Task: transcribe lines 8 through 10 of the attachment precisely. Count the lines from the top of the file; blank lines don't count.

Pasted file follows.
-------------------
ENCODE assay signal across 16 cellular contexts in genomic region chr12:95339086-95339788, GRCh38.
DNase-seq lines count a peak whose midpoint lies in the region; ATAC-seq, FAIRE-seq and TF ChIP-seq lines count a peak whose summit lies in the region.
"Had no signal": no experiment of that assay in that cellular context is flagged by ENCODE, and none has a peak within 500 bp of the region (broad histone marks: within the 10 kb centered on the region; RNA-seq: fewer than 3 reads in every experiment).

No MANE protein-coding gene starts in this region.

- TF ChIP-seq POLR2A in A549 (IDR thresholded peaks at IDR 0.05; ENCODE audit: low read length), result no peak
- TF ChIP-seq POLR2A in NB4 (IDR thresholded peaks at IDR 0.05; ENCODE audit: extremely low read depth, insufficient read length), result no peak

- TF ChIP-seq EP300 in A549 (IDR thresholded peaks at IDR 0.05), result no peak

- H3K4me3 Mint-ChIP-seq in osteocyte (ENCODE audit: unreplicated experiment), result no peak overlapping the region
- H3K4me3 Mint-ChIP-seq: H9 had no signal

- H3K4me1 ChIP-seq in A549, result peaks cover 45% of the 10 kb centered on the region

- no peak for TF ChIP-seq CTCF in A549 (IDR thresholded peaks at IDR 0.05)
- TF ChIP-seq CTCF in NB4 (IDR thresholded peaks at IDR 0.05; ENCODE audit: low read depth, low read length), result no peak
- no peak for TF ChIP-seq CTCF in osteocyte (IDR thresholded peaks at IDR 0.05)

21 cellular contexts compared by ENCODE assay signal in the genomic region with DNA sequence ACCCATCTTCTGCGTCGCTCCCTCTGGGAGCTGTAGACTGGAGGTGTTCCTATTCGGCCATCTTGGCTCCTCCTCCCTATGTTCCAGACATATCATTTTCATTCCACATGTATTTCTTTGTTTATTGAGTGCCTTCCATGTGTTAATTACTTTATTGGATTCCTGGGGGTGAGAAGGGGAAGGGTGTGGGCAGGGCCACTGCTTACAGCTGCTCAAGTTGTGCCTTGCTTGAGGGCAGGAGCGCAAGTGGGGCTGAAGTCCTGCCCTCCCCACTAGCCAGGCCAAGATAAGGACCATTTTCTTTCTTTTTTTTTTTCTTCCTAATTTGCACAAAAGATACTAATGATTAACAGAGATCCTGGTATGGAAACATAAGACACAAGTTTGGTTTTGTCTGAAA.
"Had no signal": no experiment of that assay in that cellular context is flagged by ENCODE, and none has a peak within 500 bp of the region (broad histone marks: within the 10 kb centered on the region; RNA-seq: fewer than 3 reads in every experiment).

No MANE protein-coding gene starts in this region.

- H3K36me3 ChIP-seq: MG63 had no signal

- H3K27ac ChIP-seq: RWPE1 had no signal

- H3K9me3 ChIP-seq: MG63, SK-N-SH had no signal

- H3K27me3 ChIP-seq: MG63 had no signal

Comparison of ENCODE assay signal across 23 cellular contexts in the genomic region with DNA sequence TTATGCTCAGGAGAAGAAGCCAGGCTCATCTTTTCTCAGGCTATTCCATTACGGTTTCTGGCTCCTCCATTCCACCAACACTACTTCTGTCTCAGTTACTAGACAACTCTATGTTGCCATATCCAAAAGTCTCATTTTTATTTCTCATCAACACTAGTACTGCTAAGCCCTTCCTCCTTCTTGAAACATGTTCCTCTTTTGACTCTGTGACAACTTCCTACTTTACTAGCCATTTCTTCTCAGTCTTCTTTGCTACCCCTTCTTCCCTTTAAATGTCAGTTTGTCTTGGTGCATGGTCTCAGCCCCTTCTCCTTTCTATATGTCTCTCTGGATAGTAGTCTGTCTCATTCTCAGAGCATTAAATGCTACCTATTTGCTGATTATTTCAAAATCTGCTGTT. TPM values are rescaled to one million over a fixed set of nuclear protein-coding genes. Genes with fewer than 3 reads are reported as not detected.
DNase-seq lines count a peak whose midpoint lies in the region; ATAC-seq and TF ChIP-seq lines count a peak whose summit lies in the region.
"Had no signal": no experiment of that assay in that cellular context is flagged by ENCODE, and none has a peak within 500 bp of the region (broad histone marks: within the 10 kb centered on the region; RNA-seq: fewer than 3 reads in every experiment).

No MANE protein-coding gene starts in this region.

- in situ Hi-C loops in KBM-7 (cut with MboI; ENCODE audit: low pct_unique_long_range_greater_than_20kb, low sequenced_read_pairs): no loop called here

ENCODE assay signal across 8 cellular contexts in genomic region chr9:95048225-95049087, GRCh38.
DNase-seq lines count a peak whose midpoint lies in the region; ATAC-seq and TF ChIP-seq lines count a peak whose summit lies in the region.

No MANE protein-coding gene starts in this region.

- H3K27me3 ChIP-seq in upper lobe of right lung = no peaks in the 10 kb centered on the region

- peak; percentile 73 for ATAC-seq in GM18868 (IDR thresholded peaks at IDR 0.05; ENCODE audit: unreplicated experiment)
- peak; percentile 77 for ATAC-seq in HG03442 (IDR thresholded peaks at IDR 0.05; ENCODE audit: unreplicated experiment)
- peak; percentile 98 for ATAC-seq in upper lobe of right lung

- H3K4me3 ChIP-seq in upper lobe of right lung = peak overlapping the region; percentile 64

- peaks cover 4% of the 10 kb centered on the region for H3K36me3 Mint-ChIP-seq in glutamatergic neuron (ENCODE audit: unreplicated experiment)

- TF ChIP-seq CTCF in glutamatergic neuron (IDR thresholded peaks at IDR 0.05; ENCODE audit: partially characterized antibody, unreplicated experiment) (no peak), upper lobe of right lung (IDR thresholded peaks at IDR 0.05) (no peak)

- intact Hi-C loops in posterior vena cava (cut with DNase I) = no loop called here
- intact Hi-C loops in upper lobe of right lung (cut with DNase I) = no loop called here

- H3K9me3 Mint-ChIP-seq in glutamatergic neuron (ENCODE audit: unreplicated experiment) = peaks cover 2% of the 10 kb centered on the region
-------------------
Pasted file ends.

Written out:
- H3K4me3 Mint-ChIP-seq in osteocyte (ENCODE audit: unreplicated experiment), result no peak overlapping the region
- H3K4me3 Mint-ChIP-seq: H9 had no signal

- H3K4me1 ChIP-seq in A549, result peaks cover 45% of the 10 kb centered on the region